Art and technology have been converging rapidly in the past few years; an important example of this convergence is the alliance of neuroscience with aesthetics, which has produced the new field of neuroaesthetics.
Irving Massey examines this alliance, in large part to allay the fears of artists and audiences alike that brain science may "explain away" the arts. The first part of the book shows how neuroscience can enhance our understanding of certain features of art. The second part of the book illustrates a humanistic approach to the arts; it is written entirely without recourse to neuroscience, in order to show the differences in methodology between the two approaches. The humanistic style is marked particularly by immersion in the individual work and by evaluation, rather than by detachment in the search for generalizations. In the final section Massey argues that, despite these differences, once the reality of imagination is accepted neuroscience can be seen as the collaborator, not the inquisitor, of the arts.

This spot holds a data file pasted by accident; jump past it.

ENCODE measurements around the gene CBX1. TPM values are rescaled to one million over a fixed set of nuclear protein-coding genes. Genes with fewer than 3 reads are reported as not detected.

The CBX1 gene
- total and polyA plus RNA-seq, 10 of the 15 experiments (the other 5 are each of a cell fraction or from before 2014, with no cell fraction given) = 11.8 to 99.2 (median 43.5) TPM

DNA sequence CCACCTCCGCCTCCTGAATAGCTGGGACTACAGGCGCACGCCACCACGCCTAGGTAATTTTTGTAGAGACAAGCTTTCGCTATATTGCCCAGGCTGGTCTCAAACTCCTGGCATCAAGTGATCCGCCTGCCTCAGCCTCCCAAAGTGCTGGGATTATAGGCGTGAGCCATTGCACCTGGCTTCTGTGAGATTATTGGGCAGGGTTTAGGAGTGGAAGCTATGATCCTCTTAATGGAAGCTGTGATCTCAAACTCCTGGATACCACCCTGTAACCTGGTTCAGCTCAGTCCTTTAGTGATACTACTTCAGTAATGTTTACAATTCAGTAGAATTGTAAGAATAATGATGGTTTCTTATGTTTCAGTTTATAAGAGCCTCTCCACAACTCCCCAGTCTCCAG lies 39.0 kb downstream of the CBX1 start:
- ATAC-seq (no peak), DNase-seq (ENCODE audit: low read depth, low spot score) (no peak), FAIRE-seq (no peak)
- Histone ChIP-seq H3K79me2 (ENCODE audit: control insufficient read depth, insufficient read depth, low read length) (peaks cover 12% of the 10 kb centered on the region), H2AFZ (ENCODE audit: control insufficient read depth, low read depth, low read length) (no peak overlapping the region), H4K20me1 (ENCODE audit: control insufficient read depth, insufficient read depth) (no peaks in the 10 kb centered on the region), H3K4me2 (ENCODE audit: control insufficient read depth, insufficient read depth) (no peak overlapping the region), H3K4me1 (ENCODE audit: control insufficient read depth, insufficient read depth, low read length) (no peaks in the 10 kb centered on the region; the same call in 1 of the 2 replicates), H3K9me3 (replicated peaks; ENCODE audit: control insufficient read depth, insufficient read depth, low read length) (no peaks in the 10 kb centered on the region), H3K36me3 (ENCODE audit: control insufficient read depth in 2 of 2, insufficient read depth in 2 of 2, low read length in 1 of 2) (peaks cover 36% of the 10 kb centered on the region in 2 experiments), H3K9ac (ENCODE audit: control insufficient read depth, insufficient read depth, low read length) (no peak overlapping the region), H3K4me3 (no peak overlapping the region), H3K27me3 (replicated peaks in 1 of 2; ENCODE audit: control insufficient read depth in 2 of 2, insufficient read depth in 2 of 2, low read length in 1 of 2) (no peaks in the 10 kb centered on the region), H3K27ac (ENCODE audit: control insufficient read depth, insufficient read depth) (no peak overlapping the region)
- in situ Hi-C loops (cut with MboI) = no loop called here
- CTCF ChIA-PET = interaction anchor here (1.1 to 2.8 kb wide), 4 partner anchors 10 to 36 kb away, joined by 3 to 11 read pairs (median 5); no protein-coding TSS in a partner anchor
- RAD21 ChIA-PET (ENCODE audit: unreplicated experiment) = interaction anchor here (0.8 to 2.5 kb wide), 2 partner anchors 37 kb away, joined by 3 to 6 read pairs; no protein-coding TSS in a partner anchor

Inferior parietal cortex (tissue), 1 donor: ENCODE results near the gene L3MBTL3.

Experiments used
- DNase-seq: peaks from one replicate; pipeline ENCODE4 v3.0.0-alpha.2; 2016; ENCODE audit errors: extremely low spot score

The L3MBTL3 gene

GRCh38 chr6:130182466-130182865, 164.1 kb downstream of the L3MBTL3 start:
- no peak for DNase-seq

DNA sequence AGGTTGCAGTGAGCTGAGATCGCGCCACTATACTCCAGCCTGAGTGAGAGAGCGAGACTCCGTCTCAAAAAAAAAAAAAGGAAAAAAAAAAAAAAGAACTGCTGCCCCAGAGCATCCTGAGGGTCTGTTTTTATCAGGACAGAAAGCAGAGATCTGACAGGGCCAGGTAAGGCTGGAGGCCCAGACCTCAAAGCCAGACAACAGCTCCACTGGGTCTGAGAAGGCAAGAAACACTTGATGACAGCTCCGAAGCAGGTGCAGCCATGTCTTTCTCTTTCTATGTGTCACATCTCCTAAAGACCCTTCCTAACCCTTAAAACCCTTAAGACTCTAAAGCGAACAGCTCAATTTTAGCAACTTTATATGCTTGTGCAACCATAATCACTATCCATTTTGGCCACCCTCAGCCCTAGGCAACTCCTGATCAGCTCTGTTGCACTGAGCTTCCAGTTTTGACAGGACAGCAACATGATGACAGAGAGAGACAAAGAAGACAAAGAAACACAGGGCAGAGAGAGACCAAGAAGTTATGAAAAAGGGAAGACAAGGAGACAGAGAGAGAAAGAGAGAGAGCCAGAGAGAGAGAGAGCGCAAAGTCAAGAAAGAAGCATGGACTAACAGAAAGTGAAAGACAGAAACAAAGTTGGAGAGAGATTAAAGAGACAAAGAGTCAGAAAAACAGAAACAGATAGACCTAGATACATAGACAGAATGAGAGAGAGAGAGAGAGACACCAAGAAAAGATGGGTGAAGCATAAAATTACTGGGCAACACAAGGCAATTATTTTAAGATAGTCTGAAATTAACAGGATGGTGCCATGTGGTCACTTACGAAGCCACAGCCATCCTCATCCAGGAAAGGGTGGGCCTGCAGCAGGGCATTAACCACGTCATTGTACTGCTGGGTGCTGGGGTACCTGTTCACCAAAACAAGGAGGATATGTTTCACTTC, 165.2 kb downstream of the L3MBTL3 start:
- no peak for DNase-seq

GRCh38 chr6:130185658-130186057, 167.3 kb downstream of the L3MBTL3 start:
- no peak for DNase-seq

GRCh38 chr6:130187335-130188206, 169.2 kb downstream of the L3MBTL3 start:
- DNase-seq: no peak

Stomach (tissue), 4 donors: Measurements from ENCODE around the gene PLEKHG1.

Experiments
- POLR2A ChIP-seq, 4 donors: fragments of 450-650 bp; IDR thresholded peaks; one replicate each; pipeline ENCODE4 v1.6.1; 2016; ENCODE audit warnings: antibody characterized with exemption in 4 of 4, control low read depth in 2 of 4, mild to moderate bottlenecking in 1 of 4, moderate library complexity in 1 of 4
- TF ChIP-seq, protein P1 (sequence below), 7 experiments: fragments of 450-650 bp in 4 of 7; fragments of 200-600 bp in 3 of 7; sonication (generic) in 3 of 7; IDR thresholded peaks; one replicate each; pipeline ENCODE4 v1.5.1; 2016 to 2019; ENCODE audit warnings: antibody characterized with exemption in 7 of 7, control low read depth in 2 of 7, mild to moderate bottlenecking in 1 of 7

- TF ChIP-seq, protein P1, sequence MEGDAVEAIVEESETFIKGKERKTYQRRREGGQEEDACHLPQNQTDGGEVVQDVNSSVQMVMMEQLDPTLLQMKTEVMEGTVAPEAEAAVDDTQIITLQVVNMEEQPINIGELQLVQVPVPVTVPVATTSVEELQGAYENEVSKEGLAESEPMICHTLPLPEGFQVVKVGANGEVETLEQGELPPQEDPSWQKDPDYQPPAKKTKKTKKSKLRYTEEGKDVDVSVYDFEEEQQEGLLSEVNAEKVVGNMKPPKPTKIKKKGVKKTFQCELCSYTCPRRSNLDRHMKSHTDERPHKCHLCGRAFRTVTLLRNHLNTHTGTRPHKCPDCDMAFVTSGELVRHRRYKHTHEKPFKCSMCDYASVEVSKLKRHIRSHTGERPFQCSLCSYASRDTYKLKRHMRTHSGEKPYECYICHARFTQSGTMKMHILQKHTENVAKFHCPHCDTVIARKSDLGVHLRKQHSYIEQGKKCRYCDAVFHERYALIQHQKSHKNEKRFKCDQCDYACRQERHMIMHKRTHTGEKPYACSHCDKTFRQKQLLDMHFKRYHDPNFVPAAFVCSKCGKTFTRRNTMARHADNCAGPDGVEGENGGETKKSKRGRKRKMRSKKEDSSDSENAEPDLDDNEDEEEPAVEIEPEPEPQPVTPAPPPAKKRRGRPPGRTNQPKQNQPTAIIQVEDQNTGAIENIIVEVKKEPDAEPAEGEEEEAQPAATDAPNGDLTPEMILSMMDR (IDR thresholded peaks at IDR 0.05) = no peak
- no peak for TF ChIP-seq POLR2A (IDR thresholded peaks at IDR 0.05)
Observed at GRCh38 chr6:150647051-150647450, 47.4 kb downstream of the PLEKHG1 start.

Irving Massey is Professor of English and Comparative Literature and Adjunct Professor of French, Emeritus, at the State University of New York's University at Buffalo.
The power of Massey’s own imagination, and his vivid writing, make this book a delight.
List of Illustrations
Part 1: The Imagination, Neural
Chapter 1. Background, Purposes, and Limitations of the Inquiry
Chapter 2. Neuroscience and the Visual Arts
Chapter 3. At the Limits of Language
Chapter 4. Music and Language in Dream
Part 2: The Imagination, Plain
Chapter 5. The Three Fields
Part 3: Conclusions
Chapter 6. Ideas and Values
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